Alleviating Poverty Doesn’t Have to Be So Hard, and Behavioral Science Can Help
Thursday, June 4, 2015
Living in poverty means not just living with less money than other people. It also means dealing with extra pressures of time, cost, and mental space. For example, someone without a bank account will often spend more money cashing a paycheck than someone who has one. Poverty has even been shown to reduce cognitive ability. When faced with a big car repair bill, people on lower incomes will test lower in a subsequent IQ test than someone with more money, one study in New Jersey showed.
A new report from ideas42, a New York think-tank, explores some of these under-acknowledged effects and asks us to think about the context of poverty as much as its financial realities. It argues that by changing the environment faced by the people on lower incomes, we can change people’s behavior and make poverty-alleviation programs more effective than they are today. In other words, it calls for a “behavioral science” approach that takes account of people’s actual circumstances:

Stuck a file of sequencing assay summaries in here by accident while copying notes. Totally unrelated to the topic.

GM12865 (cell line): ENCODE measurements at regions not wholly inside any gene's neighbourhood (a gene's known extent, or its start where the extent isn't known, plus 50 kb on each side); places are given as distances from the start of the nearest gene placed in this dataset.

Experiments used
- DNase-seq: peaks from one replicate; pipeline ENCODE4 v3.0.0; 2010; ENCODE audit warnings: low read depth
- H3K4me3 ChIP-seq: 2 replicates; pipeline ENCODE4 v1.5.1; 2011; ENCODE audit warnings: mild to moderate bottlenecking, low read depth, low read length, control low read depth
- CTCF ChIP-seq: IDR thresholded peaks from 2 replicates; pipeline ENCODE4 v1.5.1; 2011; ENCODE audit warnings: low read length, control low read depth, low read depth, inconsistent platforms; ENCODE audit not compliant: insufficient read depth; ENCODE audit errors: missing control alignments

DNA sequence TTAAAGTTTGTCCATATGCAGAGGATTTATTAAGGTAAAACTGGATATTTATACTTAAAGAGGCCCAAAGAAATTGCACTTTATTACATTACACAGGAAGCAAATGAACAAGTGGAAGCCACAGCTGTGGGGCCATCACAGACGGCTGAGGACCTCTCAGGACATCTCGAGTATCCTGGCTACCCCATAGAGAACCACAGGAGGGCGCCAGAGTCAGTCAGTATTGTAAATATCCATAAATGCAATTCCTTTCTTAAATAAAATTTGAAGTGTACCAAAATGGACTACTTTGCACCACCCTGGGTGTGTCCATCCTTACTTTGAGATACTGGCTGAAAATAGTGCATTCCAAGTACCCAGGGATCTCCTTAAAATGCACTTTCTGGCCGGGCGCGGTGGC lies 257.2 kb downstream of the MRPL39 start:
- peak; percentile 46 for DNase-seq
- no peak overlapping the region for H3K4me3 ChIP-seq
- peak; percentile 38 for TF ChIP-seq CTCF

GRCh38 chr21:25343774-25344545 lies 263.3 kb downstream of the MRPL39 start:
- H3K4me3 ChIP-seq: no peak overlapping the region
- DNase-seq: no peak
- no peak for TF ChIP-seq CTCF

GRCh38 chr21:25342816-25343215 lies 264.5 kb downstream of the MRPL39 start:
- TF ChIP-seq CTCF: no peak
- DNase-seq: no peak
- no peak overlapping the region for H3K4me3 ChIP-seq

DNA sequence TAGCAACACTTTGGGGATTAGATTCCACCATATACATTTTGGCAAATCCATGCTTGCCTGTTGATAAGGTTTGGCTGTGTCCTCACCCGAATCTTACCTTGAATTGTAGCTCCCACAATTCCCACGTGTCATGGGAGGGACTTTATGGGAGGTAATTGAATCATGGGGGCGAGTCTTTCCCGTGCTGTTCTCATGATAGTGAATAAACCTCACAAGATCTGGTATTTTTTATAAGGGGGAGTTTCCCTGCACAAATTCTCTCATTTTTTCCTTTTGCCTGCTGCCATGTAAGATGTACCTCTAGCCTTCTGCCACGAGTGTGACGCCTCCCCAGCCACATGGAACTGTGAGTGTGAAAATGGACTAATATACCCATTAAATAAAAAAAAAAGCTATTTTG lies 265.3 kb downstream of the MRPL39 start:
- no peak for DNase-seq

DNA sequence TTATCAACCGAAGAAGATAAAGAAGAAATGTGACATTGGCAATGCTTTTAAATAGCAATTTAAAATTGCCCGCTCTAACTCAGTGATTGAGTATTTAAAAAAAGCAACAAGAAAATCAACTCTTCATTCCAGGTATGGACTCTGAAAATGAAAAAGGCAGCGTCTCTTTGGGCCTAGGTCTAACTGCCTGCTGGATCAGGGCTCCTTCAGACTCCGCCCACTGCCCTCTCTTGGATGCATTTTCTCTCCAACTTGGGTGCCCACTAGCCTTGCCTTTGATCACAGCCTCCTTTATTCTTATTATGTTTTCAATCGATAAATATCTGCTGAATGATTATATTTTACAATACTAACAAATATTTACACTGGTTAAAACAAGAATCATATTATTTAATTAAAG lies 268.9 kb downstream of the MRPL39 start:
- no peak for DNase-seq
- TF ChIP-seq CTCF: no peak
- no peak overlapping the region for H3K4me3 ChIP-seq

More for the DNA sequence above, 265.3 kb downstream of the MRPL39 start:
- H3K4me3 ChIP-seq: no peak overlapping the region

Interventions grounded in behavioral science can range from small “nudges” or programmatic tweaks to large policy overhauls. Alone or in combination, these interventions act as force multipliers, ratcheting up the effectiveness of any given program or initiative. While good behavioral design cannot fully offset the negative effects of structural problems like racism and economic inequality, it can help families derive maximum benefit from the resources and services available to them.
At the heart of the idea of behavioral science is the idea that “preferences” aren’t stable. In this case, it means that two people will respond to a situation differently depending on their means and background. That contradicts classical economic thinking that says we’re all basically the same and all basically rational, holding preferences “that remain more or less consistent across time and place.” For example, we might think that a public campaign to reduce obesity simply requires telling people that certain foods contain a lot of sugar and fat. But it doesn’t work like that. People’s choices are shaped by things like access to healthy food and whether their friends eat healthily. In effect, the choice is different for different people.
The report calls for a change in thinking among service-providers catering to people on lower-incomes, laying out three broad sets of principles to follow: